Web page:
Friday, November 21, 2014
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Jamming with the SPCO
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Saxophonist Joe Lovano rehearses with guest conductor Miguel Harth-Bedoya and the St. Paul Chamber Orchestra (MPR Photo/Karl Gehrke)
When acclaimed tenor saxophonist Joe Lovano plays in the Twin Cities this weekend, he won't be found in any of the local jazz clubs. Instead he'll be on stage at the Ordway improvising with the St. Paul Chamber Orchestra.

St. Paul, Minn. — When musicians come to town to solo with the St. Paul Chamber Orchestra, they usually play music that's completely written out. With the exception of the occasional cadenza, they don't get to cut loose like a jazz musician does.

"To improvise is the most sophisticated form of music to me," Joe Lovano says.

The tenor saxophonist has been on the national scene for over three decades, but had never played with a pure classical orchestra. Then British composer Mark-Anthony Turnage wrote him a mini-concerto called, "A Man Descending." The work is titled after Ralph Vaughan Williams piece for violin and orchestra, "A Lark Ascending" and was co-commissioned by the Saint Paul Chamber Orchestra

Lovano and the SPCO will play Turnage's work twice during each concert. During the first half of the program, Lovano will play his part as written. Then he'll return following intermission and play the work again, but this time he'll completely improvise his part. However, Lovano says unlike in jazz, he won't be soloing over a repeating harmonic structure. "It's a whole different approach about improvising and creating spontaneous melodies when you're moving with harmony that continues and doesn't really revolve and play in any kind of cycle."

Joe Lovano has played "A Man Descending" in concert twice before, but Thursday morning's rehearsal with the St. Paul Chamber Orchestra was the first time he ever completely improvised his part. He and the SPCO first ran through the Mark-Anthony Turnage piece as written, and then played it again with Lovano soloing freely over the orchestra. Lovano discovered that it became quite a different piece of music the second time.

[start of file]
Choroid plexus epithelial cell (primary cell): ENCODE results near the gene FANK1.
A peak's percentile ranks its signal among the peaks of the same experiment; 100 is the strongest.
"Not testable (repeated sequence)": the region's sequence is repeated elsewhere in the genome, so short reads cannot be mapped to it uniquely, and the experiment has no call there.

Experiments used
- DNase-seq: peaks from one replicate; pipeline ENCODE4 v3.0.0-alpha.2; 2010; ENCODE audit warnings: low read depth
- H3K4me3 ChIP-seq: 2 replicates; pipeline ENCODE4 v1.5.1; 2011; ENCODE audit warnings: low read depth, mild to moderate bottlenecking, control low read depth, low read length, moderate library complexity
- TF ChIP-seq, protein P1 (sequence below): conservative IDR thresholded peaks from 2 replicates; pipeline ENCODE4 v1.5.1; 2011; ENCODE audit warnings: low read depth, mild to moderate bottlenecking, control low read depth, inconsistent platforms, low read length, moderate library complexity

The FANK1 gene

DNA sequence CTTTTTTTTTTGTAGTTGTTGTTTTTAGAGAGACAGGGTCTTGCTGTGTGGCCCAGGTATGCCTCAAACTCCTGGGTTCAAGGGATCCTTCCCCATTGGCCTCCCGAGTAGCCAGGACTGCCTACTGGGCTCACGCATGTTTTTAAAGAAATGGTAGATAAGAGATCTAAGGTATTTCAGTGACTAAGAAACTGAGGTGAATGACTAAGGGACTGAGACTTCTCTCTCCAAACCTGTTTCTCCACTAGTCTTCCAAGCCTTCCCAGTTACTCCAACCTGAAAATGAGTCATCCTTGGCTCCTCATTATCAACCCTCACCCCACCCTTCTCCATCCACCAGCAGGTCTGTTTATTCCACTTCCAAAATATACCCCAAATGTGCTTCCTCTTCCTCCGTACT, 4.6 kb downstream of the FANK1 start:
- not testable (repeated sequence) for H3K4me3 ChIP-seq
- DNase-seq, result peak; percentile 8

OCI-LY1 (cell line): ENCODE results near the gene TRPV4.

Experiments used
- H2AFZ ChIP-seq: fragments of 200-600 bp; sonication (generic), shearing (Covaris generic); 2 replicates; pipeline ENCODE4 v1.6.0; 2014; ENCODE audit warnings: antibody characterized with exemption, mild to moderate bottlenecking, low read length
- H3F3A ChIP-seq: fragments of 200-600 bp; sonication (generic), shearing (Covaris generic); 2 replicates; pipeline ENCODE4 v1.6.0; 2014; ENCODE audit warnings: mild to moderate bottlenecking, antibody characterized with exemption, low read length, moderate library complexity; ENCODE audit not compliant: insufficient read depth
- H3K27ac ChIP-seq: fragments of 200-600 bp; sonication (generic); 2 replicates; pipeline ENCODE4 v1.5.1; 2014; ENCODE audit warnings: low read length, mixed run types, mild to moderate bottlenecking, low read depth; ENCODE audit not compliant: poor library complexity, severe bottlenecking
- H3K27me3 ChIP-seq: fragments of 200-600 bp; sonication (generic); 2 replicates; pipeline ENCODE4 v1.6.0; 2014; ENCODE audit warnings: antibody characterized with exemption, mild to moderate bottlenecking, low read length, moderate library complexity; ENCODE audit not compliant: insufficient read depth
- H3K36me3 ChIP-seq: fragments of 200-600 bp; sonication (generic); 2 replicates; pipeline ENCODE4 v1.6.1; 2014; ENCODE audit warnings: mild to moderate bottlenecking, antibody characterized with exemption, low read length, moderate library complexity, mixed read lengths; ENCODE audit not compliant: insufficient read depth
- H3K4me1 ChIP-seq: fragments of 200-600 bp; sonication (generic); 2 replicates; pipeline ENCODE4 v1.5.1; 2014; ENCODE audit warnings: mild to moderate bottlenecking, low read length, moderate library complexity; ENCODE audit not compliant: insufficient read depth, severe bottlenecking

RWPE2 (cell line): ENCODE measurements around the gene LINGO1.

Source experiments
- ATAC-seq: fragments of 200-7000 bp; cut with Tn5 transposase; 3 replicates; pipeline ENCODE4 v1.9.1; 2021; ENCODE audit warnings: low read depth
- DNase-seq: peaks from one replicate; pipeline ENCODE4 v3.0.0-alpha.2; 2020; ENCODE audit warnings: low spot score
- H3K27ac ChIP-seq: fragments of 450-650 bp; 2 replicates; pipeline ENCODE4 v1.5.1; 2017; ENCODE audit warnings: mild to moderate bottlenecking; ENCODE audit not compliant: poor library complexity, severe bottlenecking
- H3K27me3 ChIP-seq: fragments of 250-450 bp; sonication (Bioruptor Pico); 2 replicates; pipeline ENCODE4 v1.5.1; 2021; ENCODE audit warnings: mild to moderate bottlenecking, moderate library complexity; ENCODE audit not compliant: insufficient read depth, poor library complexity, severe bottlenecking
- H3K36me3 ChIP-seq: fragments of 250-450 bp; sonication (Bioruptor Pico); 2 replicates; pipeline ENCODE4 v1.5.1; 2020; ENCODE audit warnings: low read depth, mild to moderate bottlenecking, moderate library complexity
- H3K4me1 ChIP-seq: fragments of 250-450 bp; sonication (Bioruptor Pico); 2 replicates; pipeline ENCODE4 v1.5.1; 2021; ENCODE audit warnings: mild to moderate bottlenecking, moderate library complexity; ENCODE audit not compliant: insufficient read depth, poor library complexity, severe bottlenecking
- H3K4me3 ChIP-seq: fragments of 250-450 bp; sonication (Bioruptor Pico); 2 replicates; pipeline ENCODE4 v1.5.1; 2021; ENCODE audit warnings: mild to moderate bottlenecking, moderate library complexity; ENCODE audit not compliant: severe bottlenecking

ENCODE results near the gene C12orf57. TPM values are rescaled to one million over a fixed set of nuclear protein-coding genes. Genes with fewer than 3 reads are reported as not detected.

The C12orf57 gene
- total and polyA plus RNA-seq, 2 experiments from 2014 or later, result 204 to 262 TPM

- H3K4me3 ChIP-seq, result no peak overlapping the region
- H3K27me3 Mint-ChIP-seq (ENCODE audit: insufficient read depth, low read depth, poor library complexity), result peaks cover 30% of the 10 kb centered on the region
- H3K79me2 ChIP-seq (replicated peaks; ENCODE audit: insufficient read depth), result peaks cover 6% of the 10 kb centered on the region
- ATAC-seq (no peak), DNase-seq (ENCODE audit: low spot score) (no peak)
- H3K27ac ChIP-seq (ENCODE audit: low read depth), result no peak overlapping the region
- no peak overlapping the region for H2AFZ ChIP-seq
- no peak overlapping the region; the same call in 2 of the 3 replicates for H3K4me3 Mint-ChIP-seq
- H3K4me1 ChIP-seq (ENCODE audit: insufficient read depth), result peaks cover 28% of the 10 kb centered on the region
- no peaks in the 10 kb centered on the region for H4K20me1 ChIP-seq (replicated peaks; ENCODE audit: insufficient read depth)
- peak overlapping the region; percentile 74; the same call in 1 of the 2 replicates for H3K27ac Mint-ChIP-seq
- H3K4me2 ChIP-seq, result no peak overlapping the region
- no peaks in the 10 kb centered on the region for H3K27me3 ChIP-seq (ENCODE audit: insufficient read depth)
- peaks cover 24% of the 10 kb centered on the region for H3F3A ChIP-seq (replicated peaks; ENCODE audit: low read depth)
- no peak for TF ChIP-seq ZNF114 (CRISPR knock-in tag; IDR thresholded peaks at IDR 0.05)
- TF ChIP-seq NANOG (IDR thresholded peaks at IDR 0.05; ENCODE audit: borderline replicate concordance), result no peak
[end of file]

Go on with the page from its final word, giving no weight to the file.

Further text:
"In the written version," he says, "the spaces are there. They're set. I play when I play. The orchestra plays when it plays. But when I'm improvising on it, I can leave different spaces so the orchestra might come through in a section it did not come through before. And there might be moments where I play where I didn't play before."

While playing "A Man Descending" as composer Mark-Anthony Turnage wrote it, Joe Lovano says the orchestra follows him. In the improvised version, the orchestra takes the lead.

Miguel Harth-Bedoya, Music Director of the Fort Worth Symphony, is guest conducting the St. Paul Chamber Orchestra this week. He says Lovano isn't used to playing next to someone waving a stick.

"I think I find myself as if I was a pianist," he explains. "I play something and then he gets to play around me. And that's how it happens. In the second time I take more of the lead in setting the music and then he plays with it."

Classical composers have experimented with jazz since the early 20th century. Maurice Ravel, Igor Stravinsky and Aaron Copland all wrote music inspired by the rhythms and harmonies of jazz. Yet the mixing of the jazz and classical worlds still remains something of a novelty, but Joe Lovano believes that these sorts of collaborations are likely to become more common.

"I think it'll start to be more alive when more players from within the orchestra can improvise," he says. "When a violist can stand up and join me for a moment here and there and then lead to a bass interplay with the soloists, freely on harmony and expanding on some of the written parts. When that starts to happen more, then I think the music is going to really expand into something new."

Jazz saxophonist Joe Lovano joins the St. Paul Chamber Orchestra for the U.S. premiere of Mark-Anthony Turnage's "A Man Descending" Friday and Saturday at the Ordway Center. Lovano will also join the Chamber Music Society of Minnesota for a concert mixing jazz and classical music Sunday evening at the Minnesota History Center.

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